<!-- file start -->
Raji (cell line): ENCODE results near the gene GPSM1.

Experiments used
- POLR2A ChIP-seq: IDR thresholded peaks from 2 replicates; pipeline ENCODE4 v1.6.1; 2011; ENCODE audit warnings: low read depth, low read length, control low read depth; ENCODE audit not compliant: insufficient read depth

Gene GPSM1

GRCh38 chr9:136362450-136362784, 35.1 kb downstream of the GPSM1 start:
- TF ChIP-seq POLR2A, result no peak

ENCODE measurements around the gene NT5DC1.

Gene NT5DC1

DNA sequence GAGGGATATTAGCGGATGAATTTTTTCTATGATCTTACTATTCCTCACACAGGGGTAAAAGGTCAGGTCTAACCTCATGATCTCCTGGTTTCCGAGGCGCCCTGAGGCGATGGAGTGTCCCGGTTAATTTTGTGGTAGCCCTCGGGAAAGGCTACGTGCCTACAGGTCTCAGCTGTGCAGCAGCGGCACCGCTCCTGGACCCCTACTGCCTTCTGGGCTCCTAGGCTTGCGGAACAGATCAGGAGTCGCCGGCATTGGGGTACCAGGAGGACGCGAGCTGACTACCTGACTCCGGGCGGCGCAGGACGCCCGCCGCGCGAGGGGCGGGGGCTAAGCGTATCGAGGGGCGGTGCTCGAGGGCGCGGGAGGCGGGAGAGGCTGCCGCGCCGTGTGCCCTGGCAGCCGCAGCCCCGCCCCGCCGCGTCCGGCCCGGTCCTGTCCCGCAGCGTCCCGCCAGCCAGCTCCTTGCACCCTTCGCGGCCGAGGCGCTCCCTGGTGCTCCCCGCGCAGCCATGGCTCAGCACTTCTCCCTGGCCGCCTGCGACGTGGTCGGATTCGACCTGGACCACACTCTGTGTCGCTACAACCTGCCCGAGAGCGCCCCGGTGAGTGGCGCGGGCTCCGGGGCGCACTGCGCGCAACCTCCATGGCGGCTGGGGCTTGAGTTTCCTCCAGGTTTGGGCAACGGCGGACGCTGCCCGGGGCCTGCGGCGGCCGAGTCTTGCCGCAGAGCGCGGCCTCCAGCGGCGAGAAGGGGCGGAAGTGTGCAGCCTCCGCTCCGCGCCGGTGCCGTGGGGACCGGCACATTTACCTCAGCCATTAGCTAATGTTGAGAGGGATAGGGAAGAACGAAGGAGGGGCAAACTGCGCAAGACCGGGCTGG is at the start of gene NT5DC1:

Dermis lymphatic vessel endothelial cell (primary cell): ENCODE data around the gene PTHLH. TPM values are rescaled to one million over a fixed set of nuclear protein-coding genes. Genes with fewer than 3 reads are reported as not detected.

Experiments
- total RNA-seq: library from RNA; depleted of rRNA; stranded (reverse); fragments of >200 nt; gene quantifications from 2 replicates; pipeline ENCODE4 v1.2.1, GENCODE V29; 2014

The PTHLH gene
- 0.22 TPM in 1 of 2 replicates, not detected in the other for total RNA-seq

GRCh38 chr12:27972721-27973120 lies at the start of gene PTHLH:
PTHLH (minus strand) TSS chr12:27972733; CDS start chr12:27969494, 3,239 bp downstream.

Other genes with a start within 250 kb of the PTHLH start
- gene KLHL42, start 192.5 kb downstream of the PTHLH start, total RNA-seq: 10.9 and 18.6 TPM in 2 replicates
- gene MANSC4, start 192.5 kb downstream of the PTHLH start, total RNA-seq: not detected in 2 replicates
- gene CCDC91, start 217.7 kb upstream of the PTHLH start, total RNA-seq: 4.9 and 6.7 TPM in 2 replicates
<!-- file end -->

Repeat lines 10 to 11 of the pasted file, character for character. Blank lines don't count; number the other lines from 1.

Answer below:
Dermis lymphatic vessel endothelial cell (primary cell): ENCODE data around the gene PTHLH. TPM values are rescaled to one million over a fixed set of nuclear protein-coding genes. Genes with fewer than 3 reads are reported as not detected.

Experiments